As opposed to individual analysts, who normally come out with one or two recommendations at a time and continue to hold on with the same stocks for an extended duration, Vivekam risks its neck out and comes out with a list of top 10 stocks eligible for investment on any given day and stores such information in a chronological manner, so that any interested individual can check them at a later date.
Where did we stand on our recommendations?
Instead of reviewing November month’s performance, Vivekam has decided to review the performance of recommendations given out by it in the whole of 2013. As you are all aware, Vivekam gives out its top 10 recommendations on a daily basis as shown above and such list is made available through its website. SPOTS service from Vivekam facilitates viewing of top 10 recommendations on any day of investor’s choice.
In most cases, companies announce results once in three months and therefore the maximum validity of recommendations given by Vivekam should be taken as three months. In order to check the efficacy of Vivekam’s recommendations, we have split the first nine months of 2013 into three quarters that end on 31st march, 30th June and 30th September. Before we present our findings a few lines about the methodology adopted may make sense.
In the first quarter of 2013 we have noticed that there were 62 trading days in the market and therefore Vivekam must have come out with 620 choices, at a rate of 10 choices on every trading day. It is true that some companies may have been repeated across different days if they continued to be the top preferred stocks by Vivekam. To measure the success of recommendations given out by Vivekam, we intended to check the performance, of every stock given out on every day, with that of index in the quarter. The methodology adopted is to pick up the recommended price and the maximum price recorded by stock from the date of recommendation till the end of quarter. Afterwards we pick up the value of index on the date of choice and also pick up the maximum value index reached before the end of the quarter. If the price differential in stock (price rise, if any) is more than that of index (measured in the same way), it is considered a success. Otherwise it will be considered a failure.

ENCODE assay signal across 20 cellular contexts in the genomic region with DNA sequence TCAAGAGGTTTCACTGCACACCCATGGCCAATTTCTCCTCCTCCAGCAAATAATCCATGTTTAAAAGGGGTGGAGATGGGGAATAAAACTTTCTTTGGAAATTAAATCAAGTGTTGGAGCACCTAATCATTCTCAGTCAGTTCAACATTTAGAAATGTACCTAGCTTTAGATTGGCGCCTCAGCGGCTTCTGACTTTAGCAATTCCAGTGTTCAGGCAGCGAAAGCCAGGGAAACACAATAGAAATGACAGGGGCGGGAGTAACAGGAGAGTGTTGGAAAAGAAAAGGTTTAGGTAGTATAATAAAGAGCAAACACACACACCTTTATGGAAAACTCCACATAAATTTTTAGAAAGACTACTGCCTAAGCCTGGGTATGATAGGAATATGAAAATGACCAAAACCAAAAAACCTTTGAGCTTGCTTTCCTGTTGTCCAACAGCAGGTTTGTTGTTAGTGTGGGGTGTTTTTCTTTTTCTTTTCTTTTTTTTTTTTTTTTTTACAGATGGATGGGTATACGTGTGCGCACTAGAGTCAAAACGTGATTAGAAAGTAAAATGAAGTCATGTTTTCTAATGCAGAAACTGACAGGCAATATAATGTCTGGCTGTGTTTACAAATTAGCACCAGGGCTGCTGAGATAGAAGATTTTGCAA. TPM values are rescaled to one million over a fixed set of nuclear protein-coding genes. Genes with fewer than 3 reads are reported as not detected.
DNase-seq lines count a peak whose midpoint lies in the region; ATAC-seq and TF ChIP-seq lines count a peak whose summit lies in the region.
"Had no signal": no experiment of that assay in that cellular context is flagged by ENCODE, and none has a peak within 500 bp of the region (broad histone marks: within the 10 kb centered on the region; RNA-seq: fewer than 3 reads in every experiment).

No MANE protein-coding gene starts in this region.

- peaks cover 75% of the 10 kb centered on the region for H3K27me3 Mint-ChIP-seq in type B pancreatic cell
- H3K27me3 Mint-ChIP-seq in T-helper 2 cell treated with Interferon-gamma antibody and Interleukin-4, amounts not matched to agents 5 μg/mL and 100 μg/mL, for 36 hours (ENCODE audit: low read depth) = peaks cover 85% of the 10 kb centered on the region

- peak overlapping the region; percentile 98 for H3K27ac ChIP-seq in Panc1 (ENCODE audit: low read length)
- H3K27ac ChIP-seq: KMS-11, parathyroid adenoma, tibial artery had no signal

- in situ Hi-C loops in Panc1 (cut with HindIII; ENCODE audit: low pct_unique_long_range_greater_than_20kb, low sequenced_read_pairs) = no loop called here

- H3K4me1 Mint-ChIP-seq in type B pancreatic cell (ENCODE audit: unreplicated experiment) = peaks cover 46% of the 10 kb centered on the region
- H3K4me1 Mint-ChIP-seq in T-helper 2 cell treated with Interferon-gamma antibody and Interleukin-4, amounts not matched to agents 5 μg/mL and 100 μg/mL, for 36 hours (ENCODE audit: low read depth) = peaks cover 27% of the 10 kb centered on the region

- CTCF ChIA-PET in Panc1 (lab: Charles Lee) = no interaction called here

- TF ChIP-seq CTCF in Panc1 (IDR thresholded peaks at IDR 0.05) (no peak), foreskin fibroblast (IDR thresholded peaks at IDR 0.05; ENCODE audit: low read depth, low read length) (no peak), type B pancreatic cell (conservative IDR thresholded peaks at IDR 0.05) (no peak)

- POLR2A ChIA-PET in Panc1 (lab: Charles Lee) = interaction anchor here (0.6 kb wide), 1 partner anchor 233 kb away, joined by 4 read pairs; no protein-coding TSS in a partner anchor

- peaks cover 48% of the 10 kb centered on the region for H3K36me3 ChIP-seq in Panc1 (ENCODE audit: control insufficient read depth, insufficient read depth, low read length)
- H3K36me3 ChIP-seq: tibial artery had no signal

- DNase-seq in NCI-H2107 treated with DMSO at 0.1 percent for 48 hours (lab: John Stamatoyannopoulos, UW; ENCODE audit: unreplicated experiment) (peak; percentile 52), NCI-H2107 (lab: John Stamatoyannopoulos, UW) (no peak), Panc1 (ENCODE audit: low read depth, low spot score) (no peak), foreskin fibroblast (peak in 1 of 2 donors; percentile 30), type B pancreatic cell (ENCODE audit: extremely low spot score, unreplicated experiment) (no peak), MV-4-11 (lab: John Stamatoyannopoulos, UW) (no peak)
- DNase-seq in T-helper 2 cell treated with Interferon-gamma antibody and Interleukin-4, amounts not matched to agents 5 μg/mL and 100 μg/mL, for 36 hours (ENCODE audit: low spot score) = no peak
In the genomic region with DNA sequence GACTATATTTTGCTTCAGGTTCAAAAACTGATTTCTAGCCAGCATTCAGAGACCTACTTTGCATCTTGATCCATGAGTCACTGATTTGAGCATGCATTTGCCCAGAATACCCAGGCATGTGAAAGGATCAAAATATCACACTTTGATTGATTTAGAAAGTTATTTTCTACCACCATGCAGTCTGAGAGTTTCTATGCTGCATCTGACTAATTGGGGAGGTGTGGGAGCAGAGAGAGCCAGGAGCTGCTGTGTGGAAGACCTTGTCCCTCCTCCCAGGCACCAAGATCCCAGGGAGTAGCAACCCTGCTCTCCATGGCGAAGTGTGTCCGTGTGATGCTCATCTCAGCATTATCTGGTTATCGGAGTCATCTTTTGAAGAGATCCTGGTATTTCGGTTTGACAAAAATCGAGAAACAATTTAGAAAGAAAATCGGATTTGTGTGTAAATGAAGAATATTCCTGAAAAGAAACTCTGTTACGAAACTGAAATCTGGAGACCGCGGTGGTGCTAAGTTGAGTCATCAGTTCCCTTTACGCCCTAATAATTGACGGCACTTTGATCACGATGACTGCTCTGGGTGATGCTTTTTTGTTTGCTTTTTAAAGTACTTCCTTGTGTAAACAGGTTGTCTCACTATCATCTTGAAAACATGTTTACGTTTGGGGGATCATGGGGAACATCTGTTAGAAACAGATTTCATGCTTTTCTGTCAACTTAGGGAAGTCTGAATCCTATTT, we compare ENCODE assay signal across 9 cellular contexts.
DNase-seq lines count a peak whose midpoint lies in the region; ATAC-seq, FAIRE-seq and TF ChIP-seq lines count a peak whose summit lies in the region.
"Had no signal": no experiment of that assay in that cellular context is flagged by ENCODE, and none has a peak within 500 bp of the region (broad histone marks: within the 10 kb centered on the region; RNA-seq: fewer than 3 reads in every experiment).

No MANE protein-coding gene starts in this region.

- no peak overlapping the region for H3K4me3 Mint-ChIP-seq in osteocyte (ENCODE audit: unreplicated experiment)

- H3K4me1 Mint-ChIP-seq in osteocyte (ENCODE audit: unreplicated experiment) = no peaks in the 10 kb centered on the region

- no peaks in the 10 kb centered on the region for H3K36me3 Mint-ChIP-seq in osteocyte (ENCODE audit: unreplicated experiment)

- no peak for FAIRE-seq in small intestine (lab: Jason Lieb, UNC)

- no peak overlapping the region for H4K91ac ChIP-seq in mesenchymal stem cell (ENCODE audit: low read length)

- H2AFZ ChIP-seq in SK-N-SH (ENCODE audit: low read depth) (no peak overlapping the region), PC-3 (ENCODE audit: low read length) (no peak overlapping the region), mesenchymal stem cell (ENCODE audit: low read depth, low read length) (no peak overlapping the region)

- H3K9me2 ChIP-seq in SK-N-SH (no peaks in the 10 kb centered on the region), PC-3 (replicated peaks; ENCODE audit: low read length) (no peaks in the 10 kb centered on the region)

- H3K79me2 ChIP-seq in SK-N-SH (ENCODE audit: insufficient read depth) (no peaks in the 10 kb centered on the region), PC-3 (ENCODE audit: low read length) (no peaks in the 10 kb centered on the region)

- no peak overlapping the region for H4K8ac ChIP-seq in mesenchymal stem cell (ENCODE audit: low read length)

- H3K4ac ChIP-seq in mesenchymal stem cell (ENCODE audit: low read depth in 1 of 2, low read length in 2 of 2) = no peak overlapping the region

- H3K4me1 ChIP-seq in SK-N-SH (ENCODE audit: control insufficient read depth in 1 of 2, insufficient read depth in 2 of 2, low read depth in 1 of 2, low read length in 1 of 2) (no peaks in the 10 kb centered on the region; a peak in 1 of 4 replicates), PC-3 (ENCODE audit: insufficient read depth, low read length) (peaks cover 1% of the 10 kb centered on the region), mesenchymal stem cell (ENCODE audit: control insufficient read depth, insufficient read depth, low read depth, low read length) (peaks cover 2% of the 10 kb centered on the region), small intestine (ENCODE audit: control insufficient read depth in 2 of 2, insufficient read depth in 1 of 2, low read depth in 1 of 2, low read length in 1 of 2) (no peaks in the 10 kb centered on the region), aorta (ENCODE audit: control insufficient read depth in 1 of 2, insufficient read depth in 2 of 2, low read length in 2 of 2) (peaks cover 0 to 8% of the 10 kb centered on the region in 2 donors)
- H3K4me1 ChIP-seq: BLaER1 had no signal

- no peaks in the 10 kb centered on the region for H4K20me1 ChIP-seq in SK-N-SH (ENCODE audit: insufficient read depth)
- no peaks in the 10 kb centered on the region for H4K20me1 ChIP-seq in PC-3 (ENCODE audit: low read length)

To take this testing process to a new level, Vivekam compared all top choices, only large cap choices and only MidCap choices using the above methodology. The table provided hereunder lists out the number of choices given in each category for all trading days put together followed by the number of times Vivekam’s choices have appreciated more than index and the percentage it meant. If you see the numbers for all companies in the first quarter, there were 620 choices given by Vivekam and out of them 534 companies or 86.13% have done better than index. In the same quarter, Vivekam also came out with 620 recommendations of large cap stocks and out of them 525 or 84.68% have performed better than index. When it comes to MidCap stocks, out of 620 recommendations given by Vivekam, 543 or 87.58% have beaten the index in that quarter.
On the same lines, when we check quarter 2 numbers, the success rate of all companies stood at 74.13% while the rate for large cap and MidCap stood at 77.94% and 76.83% respectively. When you compare quarter three numbers, the percentage of success for all stocks, large caps and MidCap stood at 75.16%, 63.87% and 79.84% respectively. With the exception of large cap stocks in quarter three, where most Midcaps’ have outperformed the index in the broad market, Vivekam never fell below 74% success rate in its recommendations. All these choices are available to any investor through our website and can be verified at any point of time.
Such a high success rate of successful recommendations is possible with Vivekam only because it believes that INVESTMENT IS A SCIENCE AND NOT AN ART.
Further, Vivekam automated the whole process of short listing the growing stocks, arriving at a fair value for each and every stock and ranking them in descending order by comparing the market value with the fair value. Only because the entire process is almost impersonal, the chances of manual errors are eliminated and the hypothesis, on which Vivekam had built its strong foundation, is validated.